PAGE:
The two countries had complained to Europe’s top court over the European Council’s 2011 decision to use the so-called enhanced procedure to allow the remaining 25 member states to agree a deal between themselves on a single European patent.
Italy and Spain have long been opposed to the unitary patent on language grounds, complaining that plans to use English, French and German as the new patent’s official languages discriminates against Spanish and Italian speakers.
But today the Court ruled that it was acceptable for the European Council to use the enhanced cooperation procedure after efforts to achieve agreement from each of the EU’s 27 member states had failed.
Although the Court acknowledged that it would be unacceptable for the Council to use the enhanced procedure whenever member states failed to reach agreement on an issue, it said that in this case, the Council had carefully and impartially ascertained whether the condition of “last resort” had been met. In particular, the Court noted that negotiations on the unitary patent began in 2000 and that a range of language arrangements had been discussed by member states.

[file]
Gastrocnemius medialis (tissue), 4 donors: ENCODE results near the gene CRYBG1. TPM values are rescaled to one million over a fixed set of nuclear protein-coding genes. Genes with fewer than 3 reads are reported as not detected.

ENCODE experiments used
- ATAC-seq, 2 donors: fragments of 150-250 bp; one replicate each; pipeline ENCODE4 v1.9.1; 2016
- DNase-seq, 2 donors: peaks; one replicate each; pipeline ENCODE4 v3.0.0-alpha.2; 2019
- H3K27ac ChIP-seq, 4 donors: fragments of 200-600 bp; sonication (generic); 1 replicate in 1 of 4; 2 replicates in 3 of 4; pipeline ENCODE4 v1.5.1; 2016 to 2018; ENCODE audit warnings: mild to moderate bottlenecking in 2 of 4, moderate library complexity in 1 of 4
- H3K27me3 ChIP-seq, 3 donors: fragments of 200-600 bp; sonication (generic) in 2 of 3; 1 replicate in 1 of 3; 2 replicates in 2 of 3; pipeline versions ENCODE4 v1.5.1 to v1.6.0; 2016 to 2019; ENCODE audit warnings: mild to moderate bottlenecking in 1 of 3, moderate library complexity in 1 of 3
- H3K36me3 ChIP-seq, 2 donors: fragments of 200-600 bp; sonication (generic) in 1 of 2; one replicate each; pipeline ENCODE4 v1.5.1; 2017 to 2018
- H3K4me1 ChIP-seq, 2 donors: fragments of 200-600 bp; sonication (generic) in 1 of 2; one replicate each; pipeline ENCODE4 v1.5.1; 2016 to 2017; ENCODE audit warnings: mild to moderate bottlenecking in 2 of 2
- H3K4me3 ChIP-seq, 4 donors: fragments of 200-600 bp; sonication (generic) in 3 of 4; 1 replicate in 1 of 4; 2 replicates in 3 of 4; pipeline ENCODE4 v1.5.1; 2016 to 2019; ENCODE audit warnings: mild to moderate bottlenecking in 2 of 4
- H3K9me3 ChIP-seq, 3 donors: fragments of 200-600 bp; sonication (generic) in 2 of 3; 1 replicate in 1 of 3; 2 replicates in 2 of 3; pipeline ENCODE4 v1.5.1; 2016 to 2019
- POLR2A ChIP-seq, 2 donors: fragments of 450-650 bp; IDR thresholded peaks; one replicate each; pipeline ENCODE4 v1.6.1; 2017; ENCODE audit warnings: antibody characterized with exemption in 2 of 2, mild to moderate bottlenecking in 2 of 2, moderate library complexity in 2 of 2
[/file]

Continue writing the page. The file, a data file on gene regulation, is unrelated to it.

The judges also rejected Spain and Italy’s arguments that the decision by the other 25 states to press ahead with a unitary patent without them would damage the internal market or the economic, social and territorial cohesion of the EU.
Spain is believed to have filed another case at the CJEU challenging the patent plans on other grounds, though details of this complaint are not yet available.
Today's decision means the unitary patent and unified patent court (UPC) plans are on track. The new system is expected to come into effect in 2015, once the UPC agreement has been ratified by at least 13 member states.
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